Nakhchivan - Azerbaijan


This is look into the little visited enclave of Nakhchivan - a part of Azerbaijan, seperated from the 'main' part of the country. I had just been on the top of Mt. Ararat in Turkey, and had looked for an interesting place to visit in the vicinity. Many choices - Irak, Iran, Georgia, Armenia - and here...


Travel information

The most common way to Nakhchivan is via air to/from Baku. A new route has started operating from Istanbul this spring, and it is quite cheap – possible cheaper than from Baku. I went through the Turkish corridor between Armenia and Iran – there is a 10 km border between Nakhchivan and Turkey
1 Manat = 1 Euro, so the currency is easy to calculate with.
1 TL (Turkish Lire) = ½ Euro, so this is also easy to calculate...

Visa: Most nationalities need a visa to enter Azerbaijan. You can get a 7 day tourist visa when entering through Baku, but it is not possible at any of the Nakhchivan borders. I applied for visa through the London office - read more here. It is 55£. The problem is the posting of the passport. I cannot buy British stamps on-line (I tried, but the British post sent my money back and said it was not possible). A friend recommended to send a 10£ note with the self adressed envelope - and it worked.

Press the map to see a larger image.


You are the only tourist in Nakhchivan. This may change, but it is also the charm of this place. Natig is the only bureau that can help tourists, and I can recommend their service highly. They can help with the logistics.

Quick facts

teaFavorite car: Lada
Favorite drink: tea, through a sugar cube
Favorite food: Lule barbeque


There are not so many adressing Nakhchivan. The best is the chapter from the Lonely Planet book - you can buy just Azerbaijan chapters if you just need this. A Thorntree reader recommended 'the Mark Elliott Azerbaijan book is about a million times better than the LP. The 4th addition is out and is far more up-to-date and detailed than the LP' (fluffy_bunny)

Friday 3.9. Dogubayazit, Turkey - Nakhchivan, Azerbaijan

It was easy to get onwards to Igdir – at 12:00 I was on a minibus (5TL, 45 minutes). New views of Ararat, but the west side view was blocked by a ridge, so you didn’t see quite as much. From the Igdir side (North West), the view is different, and you can see that the glacier goes much further down here. The Parrot glacier is fully visible.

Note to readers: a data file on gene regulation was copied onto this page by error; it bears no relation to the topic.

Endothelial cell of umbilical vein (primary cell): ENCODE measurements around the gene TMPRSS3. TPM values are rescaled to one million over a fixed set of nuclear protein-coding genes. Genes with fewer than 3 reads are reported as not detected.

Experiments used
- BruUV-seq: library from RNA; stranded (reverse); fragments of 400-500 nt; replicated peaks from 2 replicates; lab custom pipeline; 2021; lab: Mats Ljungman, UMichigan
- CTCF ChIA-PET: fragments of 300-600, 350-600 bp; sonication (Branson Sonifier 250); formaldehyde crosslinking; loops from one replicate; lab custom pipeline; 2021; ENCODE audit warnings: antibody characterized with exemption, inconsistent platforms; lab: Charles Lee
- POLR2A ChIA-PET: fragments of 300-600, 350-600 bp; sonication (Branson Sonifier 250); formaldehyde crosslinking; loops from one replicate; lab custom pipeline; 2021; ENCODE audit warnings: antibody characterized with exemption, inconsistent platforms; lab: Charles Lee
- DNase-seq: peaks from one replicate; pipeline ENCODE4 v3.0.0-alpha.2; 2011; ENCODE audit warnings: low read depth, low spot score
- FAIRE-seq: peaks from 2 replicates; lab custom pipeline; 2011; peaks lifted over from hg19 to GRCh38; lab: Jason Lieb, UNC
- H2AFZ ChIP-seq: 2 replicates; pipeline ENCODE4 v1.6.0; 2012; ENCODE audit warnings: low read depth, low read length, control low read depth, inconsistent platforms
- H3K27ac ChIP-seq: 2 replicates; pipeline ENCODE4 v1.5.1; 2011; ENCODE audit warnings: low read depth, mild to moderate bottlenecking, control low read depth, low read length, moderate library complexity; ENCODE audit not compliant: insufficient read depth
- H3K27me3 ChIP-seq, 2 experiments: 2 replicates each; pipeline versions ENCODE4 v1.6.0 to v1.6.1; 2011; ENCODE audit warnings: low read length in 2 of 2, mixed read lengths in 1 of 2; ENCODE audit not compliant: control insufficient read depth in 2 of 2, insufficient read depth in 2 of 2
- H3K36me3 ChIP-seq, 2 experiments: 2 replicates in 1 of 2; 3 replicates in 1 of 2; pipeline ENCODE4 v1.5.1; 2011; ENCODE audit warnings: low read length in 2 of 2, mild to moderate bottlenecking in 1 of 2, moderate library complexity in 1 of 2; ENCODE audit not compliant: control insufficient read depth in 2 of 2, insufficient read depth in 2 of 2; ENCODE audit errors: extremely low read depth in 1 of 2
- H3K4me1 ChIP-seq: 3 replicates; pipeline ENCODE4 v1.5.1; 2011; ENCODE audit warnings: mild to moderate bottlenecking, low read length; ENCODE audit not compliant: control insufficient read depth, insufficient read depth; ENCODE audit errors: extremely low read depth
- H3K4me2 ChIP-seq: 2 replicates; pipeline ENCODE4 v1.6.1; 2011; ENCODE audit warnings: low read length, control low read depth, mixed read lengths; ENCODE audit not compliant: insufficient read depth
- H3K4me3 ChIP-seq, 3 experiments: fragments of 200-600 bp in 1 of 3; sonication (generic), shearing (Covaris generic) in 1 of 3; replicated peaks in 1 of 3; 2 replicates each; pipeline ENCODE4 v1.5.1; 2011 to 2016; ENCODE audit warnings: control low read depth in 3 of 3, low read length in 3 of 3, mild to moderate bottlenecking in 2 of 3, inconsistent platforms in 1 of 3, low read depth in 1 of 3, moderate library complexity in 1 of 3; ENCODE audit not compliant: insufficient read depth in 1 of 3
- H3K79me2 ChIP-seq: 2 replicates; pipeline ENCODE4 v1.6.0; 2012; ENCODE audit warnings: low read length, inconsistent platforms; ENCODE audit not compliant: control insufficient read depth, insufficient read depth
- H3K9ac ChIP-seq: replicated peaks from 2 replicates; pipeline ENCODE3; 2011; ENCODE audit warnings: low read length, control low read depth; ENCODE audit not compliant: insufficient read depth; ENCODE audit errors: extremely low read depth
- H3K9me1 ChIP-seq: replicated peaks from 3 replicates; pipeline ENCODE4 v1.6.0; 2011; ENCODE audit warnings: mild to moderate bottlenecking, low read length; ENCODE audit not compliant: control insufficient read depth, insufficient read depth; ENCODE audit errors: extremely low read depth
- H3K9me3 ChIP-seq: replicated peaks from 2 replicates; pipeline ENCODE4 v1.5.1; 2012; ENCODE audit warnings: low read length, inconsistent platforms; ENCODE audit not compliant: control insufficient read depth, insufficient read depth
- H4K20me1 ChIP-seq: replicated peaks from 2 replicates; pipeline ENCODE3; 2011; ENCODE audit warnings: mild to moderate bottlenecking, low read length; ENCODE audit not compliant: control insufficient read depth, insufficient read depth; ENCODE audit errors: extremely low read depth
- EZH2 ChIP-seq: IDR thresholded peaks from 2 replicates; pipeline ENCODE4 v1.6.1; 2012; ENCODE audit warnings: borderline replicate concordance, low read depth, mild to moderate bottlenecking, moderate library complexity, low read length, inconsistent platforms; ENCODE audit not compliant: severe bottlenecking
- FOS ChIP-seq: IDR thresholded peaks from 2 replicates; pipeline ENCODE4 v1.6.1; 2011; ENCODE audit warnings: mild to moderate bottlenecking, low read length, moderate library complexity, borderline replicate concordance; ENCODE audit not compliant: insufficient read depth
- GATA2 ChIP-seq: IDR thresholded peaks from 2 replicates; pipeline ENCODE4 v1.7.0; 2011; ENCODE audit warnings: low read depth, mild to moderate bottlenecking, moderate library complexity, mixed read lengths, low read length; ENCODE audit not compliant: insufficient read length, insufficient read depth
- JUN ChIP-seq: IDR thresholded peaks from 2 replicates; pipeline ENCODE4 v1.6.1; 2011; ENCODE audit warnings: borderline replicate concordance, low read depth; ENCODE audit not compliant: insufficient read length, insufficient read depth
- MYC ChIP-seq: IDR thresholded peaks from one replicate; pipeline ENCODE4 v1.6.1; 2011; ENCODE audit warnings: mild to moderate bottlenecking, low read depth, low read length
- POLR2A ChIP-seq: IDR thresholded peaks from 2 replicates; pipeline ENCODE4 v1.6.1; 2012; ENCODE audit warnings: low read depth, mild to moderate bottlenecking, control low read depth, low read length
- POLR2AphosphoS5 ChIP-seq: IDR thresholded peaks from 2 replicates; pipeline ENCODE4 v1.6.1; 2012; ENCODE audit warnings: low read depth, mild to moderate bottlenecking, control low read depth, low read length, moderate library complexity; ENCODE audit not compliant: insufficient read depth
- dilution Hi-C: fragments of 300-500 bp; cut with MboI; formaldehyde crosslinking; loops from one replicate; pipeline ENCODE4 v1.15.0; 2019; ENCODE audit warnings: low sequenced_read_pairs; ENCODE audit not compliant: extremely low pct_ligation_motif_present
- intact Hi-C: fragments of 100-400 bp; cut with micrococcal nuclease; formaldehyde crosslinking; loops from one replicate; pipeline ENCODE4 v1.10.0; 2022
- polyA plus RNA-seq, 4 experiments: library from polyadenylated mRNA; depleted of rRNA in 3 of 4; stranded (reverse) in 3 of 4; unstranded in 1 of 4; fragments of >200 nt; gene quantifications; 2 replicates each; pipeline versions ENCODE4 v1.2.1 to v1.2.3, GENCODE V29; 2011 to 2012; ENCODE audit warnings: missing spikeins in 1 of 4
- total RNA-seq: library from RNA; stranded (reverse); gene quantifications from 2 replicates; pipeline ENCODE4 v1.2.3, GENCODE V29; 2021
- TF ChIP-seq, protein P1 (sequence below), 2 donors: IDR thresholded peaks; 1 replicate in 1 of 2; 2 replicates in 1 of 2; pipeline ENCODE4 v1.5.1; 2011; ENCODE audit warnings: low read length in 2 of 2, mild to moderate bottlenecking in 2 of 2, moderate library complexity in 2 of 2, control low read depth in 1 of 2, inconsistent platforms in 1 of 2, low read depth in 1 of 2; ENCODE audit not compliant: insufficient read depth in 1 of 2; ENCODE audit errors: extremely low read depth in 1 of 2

I did not have a map of Igdir, but walked around a bit. It was 40 degrees, so it was hard to keep on. Saw a couple of hotels, but decided to move on. Looked at a minibus station, and then someone approached me in German and asked if he could help. Super. He lived in Germany and was here in Igdir for 14 days on vacation and to attend a funeral of his cousin. Except for him, it did not seem like any other understood a word of English. He walked with me to the municipal building/square, to Igdir Turizm, and there I waited for a shuttle to the bus station from where the busses departed. When I returned a few days later, I saw this station on the south ring road (south east). I waited for almost 2 hours, and I should have asked directions and taken a taxi there, but the German speaking guy was gone. Hmm, considered a hotel, but then just outside the door, there was a couple of men talking – and Kim Bodnia with gold tooth (like in the movie, 'Pusher' ) suggested that I should take his 'taxi' – only 30$. Yes. First he did have a lot of different errands and we went to a store house and filled up his car with soda's and agriculture seeds. He was probably more of a smuggler type than a taxi driver in a big Toyota. He thought more of it as 'cargo'. He didn’t speak much English, but he often tried to start a conversation – like 'You, Erik, ha, ha', and then gestured like someone drinking – something we drink in Nakhchivan – Arak? He was actually quite nice. He knew everybody at the border, and it was not until then that it became apparent that he was from Nakhchivan where he had family. He drove to Igdir most days. The passport was checked at the Turkish border, the car was then noted. Then passport control and customs for Azerbaijan. It was clear that it was seldom that a westerner came this way. The guy at the passport control could not really understand my Visa – that it was from London, and I didn't live there. The customs guy was a young man who got questions from someone else and then translated the question to me – not unpleasant, maybe even funny. What are you doing here? Tourist. Tourist? There is nothing to see here – we don't have tourists here. Well, it took a while to have all Kim's goods scanned, bribery paid before we could get on. Very beautiful sunset with the Ararat mountains and sun setting behind us. This is the end of the long, thin Turkish corridor - the area where Turkey, Iran, Armenia and Azerbaijan meets within a few square kilometers, so there was police and fences everywhere. I did not see any military, but I'm sure it was there somewhere. Gasoline was 70 cents / .7 Manat where it was 1.30 – 1.60 € in Turkey. The road was perfect and 4 lanes on the Nakhchivan side, with small red-blinking leds in the middle of the road. It started to get dark, and I found out that here we are 2 hours later than on the Turkish side! So when I thought it was early evening at 19:30 – it was 21:30 instead. Ups.